Originally published: Sydney Mail 16 June 1915
WRITING to his sister at Darlinghurst, Sydney, Lieut. K. J. Fourdrinier, who was wounded at the Dardanelles, and is now in the Anglo-American Hospital, Gezireh, near Cairo, says that his wounds are very painful, but he hopes to be ready for the fighting line again before long, and to be present at “the final victory, which we all know must come.” Lieut. Fourdrinier was hit on both shoulders, just under the shoulder-blades. He was put under the X rays, with the result that the doctor determined not to attempt to extract the bullets; they would not do much harm, he said, while an operation might prove a very serious affair.
“It makes one wild to think that for two and a half days one should live in the midst of a perpetual hailstorm of bullets, shells (explosive bullets as well), and then when leading an attack on a splendid position to be knocked out. Still, it’s all in the game. It was a remarkable experience. I only felt one bullet. I knew it was in the back somewhere. I had just turned round to call my men. They were a mixed lot of about 400 New Zealanders and Australians. What splendid fellows they are! No hesitation — the same spirit animating everyone to get to the best place to kill the enemy. We really got callous of their shrapnel. We nearly all got hit with it, but that only caused flesh wounds, which did not count; the rifle and machine guns’ fire was murderous.
“I simply dropped — both arms and legs were paralysed. Two of my brave fellows dragged me back to a safe position, whence I was taken to the boat on a stretcher — the whole way under fire. Even from the shore to the hospital ship they would not let us alone, but kept firing machine guns and shrapnel at us; luckily, however, no one was hurt.
“I’ve seen death and suffering in every conceivable form, but the only feeling it gives me is the desire to get back and at the enemy again. Many of our brave fellows will sleep on foreign soil; but I am sure there is not one who, if he could, would not do it again. It makes one proud to be an Australian, and when the story of the war is written it will be found that the men from Australia and New Zealand have made a name second to none of the troops of the Empire.
“A sailor put it very well. He was a Cockney. ‘I’d ‘eard the Australians were no ———— good; but if they are all like you blokes I’d follow you to ‘ell!’ The Indians cannot understand us, and will not believe that many of our fellows never handled a rifle before they came on this job.
“I can’t think how any able-bodied man who is free to serve and has a spark of love for his country can keep out of doing his part.
“This ward is a very representative one — one English, two New Zealanders, two Australians. Dr. Storey, of Sydney, is our medical officer, and Sisters Scobie and Filland, of Sydney, are helping the hospital staff. Most of the English ladies in Cairo have joined the Red Cross, and are helping, voluntarily, in the hospitals. Others, again, have thrown open their homes as temporary hospitals, and minor cases are sent there.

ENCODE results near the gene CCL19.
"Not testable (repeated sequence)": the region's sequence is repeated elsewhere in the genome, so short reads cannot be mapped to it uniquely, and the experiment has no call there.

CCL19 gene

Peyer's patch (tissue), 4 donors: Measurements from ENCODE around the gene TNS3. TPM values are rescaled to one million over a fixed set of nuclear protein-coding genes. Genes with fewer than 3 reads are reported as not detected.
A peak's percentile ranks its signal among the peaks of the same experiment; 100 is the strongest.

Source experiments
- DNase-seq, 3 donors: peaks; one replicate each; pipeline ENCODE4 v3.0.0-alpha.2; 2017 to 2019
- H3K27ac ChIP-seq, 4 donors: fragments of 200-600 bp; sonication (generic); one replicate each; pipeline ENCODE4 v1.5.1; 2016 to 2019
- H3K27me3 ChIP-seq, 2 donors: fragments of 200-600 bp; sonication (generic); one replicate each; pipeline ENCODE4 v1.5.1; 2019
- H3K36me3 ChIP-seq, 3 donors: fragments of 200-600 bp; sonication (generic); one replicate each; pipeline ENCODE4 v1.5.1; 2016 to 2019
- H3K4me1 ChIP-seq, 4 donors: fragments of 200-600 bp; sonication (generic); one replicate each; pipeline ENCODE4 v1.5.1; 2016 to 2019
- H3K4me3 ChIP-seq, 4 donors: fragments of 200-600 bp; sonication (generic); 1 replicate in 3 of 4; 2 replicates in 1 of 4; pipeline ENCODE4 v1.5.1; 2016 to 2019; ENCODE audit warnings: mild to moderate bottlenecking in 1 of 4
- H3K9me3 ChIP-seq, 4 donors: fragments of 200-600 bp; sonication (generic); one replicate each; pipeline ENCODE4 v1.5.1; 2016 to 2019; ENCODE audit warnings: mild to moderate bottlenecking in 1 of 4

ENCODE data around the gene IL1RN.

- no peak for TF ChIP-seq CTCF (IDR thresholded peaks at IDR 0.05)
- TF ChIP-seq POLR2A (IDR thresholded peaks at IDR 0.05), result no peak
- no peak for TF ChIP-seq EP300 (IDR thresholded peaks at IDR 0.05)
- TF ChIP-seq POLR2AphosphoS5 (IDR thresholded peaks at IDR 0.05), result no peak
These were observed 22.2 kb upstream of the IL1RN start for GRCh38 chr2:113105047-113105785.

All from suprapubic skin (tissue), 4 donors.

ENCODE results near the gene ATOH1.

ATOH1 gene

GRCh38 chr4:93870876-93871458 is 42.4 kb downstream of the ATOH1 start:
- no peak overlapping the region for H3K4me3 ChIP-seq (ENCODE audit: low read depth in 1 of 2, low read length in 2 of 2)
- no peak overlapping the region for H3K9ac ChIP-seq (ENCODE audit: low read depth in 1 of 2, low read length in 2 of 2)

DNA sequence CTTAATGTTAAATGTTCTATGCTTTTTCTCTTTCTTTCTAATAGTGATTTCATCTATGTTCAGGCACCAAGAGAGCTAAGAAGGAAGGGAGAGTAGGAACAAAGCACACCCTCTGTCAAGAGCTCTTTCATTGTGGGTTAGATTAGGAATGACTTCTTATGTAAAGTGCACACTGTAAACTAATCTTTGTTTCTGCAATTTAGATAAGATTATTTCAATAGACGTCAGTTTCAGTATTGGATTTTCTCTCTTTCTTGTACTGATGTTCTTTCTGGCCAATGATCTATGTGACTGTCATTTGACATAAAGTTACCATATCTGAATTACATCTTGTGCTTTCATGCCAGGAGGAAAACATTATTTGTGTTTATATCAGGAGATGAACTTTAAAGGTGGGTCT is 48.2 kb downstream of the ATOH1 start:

“I am sorry to say that I’ve lost my diary. In fact, I got away only with my shirt, pants, and boots. My pack and accoutrements, etc., are somewhere on the hills of Gallipoli. My tunic shirt and undershirt were cut off by the doctor to dress my wounds.”
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Soldier Identified: Lieutenant Karl Joseph Fourdrinier, 2nd Battalion, 1st Infantry Brigade AIF.
Lieutenant Karl Joseph Fourdrinier was invalided to Australia per HMT “Runic” November 7th, 1915, from Portland, England, unfit for Home Service with a GSW (Gun Shot Wound) and Bronchitis. He arrived in Sydney on Christmas Day 1915.
Back in Sunny New South Wales
These soldiers returned on Christmas Day. They are all members of the 2nd Battalion.
Back Row (Reading Left to Right) — Pte. Whitfield, Lance-Corp. Solomon, Lance-Corp. Vouse, Pte. Cameron, Pte. Horn, Pte. Dodds.
Centre Row — Pte. Ashton, Corp. Gaebel, Sister Murphy, Lieut. Fourdrinier, Corp. Thompson, Pte. Bentley.
Front Row — Pte. Mekkleson, Pte. Clark
On February 7, 1916, Lieutenant Fourdrinier was declared fit to return to duty and instructed to report to camp at Liverpool, NSW. However, on June 18, 1916, he was discharged in consequence of medical unfitness. Six months later, Karl Fourdrinier died in Perth on January 27, 1917.
Death Notice: Karl Joseph Fourdrinier, published The Express and Telegraph (Adelaide), January 30, 1917
- A Soldier’s Letter (1915, June 16). Sydney Mail (NSW : 1912 – 1938), p. 16.
- Progress of the War (1916, January 5). Sydney Mail (NSW : 1912 – 1938), p. 26.
- Family Notices (1917, January 30). The Express and Telegraph (Adelaide, SA : 1867 – 1922), p. 2 (SPECIAL WAR EDITION).